There may not be a part 2, or 3, or 4...but so titling this post just in case there will be. We'll not fall into the Star Wars trap of retitling releases!
We had a big MS Exchange issue here last week - power outage timed perfectly with an Exchange update. Totally borked the server. Not having any Exchange experts here, we turned to the most prevalent eLearning resource out there - the search engine.
While the primary focus on search seems to be monetizing results, that value means little without the accuracy of results - of course. That was the big push behind Bing, to 'smartly' filter the results to apply to what you're really looking for, rather than just return a series of links that happen to, maybe, possibly match.
Context is everything.
Is there room in the search market for a company to provide filtered results for those simply seeking knowledge? A service that will NOT return shopping links in the first couple pages of results? The knowledge is certainly out there, and it'll surely never be 'free' of sponsorships or commercials...but just sorting out eBay and Amazon links may be a solid step in itself.
"Informal Learning" is all the rage at the moment, along with social networks and such things, but seems to have a somewhat limited reach. However, just because informal learning and social networks are often grouped doesn't mean they require each other. A solitary, defined, and targeted web search could be the ultimate in informal learning... without any of the 'social stuff' on standby (though it surely could encompass it just the same).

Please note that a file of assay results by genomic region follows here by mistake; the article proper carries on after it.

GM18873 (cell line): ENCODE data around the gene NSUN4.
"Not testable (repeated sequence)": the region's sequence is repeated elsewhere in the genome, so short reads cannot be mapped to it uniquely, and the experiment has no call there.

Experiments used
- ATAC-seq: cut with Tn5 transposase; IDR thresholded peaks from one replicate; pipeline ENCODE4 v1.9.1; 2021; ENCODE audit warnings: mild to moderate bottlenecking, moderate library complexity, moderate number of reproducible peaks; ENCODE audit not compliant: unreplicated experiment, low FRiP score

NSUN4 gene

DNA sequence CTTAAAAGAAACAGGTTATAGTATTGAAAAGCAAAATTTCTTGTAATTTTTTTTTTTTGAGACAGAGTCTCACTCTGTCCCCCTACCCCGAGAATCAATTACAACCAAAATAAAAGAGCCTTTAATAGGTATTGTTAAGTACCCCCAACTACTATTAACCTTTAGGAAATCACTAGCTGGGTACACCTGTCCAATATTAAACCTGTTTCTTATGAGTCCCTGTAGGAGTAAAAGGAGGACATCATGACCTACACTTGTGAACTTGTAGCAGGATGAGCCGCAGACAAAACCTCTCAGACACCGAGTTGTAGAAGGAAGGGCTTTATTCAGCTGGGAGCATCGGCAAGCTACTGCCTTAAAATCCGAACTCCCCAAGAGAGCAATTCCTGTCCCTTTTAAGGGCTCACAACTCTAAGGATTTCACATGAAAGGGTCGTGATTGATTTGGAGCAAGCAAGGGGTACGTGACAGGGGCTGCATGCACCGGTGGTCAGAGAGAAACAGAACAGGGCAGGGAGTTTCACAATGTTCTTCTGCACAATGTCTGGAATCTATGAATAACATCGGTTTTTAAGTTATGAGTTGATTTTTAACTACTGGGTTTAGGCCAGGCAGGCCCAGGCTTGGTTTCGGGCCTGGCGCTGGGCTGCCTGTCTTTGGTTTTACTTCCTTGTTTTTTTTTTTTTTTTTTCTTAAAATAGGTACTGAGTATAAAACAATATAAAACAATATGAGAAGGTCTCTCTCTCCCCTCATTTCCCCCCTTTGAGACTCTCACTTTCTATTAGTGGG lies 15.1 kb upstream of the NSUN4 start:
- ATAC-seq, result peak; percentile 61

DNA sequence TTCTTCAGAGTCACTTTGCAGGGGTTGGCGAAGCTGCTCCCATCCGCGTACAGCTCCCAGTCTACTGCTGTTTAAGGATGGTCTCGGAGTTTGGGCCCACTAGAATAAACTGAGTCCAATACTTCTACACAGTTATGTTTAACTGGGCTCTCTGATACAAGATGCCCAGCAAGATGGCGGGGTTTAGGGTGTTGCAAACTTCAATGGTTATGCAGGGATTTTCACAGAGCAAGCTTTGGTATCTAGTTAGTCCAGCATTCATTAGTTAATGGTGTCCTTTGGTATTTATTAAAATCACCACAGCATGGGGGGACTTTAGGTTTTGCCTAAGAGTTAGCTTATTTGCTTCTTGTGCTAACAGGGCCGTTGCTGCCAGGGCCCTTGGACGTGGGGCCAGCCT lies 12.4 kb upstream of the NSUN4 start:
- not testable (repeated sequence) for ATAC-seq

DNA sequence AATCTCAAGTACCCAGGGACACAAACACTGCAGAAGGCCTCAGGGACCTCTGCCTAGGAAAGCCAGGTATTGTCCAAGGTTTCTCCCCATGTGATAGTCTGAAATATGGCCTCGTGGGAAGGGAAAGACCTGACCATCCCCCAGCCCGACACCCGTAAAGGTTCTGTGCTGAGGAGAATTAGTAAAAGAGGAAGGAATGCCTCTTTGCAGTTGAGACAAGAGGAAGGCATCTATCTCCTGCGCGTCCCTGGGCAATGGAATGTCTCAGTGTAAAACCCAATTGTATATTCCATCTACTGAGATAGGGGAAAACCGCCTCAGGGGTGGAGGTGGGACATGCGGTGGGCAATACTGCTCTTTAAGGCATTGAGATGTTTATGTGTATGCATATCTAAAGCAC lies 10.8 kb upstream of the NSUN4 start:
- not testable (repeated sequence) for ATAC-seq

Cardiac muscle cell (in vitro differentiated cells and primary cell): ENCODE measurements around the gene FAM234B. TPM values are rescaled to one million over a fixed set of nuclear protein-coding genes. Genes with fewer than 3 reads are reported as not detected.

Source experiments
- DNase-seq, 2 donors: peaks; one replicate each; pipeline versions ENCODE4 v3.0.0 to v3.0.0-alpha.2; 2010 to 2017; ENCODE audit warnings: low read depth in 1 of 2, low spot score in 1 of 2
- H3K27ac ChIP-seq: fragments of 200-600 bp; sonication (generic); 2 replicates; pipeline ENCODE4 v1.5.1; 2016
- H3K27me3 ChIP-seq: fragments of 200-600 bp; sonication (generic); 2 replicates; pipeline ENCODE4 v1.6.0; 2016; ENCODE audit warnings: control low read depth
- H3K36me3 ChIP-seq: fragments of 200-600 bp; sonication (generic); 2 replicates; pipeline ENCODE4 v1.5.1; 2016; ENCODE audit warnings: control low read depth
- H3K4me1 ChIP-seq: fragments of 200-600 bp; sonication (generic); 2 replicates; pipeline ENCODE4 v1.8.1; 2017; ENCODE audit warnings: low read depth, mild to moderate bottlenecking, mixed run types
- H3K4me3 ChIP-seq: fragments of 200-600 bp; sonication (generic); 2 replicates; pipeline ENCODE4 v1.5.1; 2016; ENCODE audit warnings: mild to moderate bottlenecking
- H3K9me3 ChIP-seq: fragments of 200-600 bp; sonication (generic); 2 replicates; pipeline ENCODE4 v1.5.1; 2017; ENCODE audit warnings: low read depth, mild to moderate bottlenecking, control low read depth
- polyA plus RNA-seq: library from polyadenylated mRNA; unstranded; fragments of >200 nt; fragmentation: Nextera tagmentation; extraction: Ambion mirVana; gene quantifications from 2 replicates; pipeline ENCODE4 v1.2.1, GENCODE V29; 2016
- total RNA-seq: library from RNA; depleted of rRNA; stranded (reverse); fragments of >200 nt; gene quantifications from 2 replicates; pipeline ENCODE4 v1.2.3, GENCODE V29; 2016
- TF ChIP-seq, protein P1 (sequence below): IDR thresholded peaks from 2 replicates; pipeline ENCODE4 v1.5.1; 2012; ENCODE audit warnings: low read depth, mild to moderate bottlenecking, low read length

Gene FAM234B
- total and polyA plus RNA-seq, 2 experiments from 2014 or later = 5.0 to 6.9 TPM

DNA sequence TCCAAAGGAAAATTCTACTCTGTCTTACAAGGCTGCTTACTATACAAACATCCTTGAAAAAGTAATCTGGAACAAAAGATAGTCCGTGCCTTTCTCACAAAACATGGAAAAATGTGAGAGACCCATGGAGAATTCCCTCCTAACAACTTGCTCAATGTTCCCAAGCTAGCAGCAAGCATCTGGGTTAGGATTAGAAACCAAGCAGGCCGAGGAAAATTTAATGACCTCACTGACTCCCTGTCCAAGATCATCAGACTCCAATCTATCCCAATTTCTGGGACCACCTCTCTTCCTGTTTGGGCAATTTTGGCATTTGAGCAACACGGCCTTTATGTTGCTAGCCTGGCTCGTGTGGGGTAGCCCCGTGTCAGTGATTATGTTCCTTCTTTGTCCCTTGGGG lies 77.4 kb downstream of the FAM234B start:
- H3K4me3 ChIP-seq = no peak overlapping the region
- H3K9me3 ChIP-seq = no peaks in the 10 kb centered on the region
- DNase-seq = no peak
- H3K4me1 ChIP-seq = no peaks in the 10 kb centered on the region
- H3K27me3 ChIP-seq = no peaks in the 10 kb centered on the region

The web is great for shopping, and communication, and playing games...but to those of us in the eLearning field, perhaps its best considered the best repository of knowledge we've mustered...the new, global Library of Alexandria!
Now if it was just...more user-friendly. I don't know how long it took us to sort through the results and pages of Exchange content before we found helpful articles...but it wasn't a quick search and fix. Maybe that's the next LMS feature we focus on, an informal training component which returns lesson or track-specific results from a web search, properly and relevantly filtered.